Published

Keep safe and warm this winter

With the cooler climate now taking full effect, the extra blankets are coming out, waterproof jackets are being worn, and heaters are getting cranked to their highest temperatures. The increased usage of heating equipment this season makes it important to reconsider your stance on fire safety.

Ill-maintained heating units and gas heating appliances can be dangerous to the loved ones trying to stay warm at home this winter.

During this season it is important to:

  • Have any heating equipment installed by a qualified tradesperson.
  • Have any maintenance for heating equipment conducted by a qualified tradesperson. Also important to have gas heating appliances checked by a qualified gas fitter.
  • Always use a screen in front of open fires. Do not dry laundry near to an open fire.
  • Flues and chimneys should also be maintained by a professional yearly to prevent the collection of flammable material and to ensure the item functions correctly.
  • Keep portable heating devices away from wet areas, such as bathrooms, to avoid possible electric shock.
  • Always supervise children and pets near any kind of heating device.

Keep safe and warm this winter – an infographic on home fire safety from Family-First
View our infographic on keeping safe and warm this winter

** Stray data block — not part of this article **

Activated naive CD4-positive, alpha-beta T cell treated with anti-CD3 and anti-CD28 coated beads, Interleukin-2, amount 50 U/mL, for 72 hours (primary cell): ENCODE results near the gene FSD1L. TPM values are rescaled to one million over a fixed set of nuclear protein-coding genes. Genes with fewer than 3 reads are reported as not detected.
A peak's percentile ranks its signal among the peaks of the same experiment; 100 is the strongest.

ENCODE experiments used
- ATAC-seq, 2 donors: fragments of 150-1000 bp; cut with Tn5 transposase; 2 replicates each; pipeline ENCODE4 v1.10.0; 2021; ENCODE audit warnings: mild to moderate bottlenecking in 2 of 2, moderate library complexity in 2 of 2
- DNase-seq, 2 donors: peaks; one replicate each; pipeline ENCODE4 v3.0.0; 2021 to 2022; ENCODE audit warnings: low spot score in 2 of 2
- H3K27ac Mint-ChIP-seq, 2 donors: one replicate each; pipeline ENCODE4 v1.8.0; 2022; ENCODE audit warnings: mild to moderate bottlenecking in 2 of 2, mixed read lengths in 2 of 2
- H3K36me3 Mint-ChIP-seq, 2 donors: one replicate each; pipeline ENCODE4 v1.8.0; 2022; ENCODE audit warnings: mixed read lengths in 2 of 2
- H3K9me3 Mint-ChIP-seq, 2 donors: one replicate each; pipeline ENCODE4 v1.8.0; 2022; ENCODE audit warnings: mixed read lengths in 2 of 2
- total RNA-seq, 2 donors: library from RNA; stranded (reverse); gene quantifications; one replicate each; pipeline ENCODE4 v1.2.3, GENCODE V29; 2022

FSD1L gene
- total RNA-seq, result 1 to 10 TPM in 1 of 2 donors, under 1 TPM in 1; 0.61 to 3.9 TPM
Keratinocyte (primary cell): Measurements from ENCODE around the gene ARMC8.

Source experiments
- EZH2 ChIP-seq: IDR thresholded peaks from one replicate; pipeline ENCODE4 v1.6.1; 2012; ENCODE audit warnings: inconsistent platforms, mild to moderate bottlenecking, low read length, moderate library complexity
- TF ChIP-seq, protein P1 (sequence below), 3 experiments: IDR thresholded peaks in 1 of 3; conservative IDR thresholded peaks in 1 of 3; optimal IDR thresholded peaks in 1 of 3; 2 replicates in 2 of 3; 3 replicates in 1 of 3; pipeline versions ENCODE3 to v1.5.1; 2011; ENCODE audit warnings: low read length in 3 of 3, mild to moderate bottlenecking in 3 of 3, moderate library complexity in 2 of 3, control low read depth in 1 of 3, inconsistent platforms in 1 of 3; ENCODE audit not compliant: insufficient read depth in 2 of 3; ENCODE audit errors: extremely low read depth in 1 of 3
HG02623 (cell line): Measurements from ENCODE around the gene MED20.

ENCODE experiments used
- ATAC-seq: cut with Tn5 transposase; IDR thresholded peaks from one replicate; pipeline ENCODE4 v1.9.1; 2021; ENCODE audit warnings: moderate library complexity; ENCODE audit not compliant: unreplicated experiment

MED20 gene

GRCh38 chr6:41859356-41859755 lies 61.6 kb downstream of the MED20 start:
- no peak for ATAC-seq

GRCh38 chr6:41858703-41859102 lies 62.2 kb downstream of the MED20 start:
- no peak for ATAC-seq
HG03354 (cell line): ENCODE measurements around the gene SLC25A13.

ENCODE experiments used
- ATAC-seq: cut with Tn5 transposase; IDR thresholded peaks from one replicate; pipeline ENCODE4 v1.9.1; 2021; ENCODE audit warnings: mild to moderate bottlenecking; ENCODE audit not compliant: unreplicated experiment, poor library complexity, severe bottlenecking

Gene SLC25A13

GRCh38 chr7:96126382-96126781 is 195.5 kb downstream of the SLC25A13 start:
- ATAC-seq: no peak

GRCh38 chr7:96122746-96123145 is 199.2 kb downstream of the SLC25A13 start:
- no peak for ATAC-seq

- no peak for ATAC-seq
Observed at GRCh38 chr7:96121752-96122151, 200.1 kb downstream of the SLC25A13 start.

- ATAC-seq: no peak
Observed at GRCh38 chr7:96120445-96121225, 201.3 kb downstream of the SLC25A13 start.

Winter is also an important time to re-evaluate and check any fire detection devices and fire safety equipment, such as smoke alarms, fire extinguishers, fire blankets and carbon monoxide (CO) alarms. Australian families should also have an understood and practiced home escape plan.

You wouldn’t play with snakes…

A recent news release by the MFB in Melbourne found that:

  • 47% of Australian parents list house fires as one of their greatest fears, trumping poisonous snakes (18%), spiders (11%), aggressive dogs (8%) and sharks (7%).
  • Even with such a high percentage of parents fearing house fires, only 3% of households reliant on a single smoke alarm test it monthly.
  • The most common home escape plan for 72% of Australian families is ‘get out quick’, while less than 4% have a tried and tested plan set in accordance with fire and emergency services recommendations.
  • The most common installation location is the hallway at 89%, with living rooms (37%), kitchen (37%) and bedroom (21%) trailing behind.
  • 77% of Australians admit difficulties in checking and maintaining their smoke alarms.
  • When it comes to responsibilities, 90% of parents have not discussed and agreed who is going to be responsible for checking the smoke alarm.

Remember, the weather doesn’t have to be hot to cause a fire. Don’t just change your smoke alarm batteries when the yearly campaign calls for it, change your mindset on fire safety and be a part of the revolution.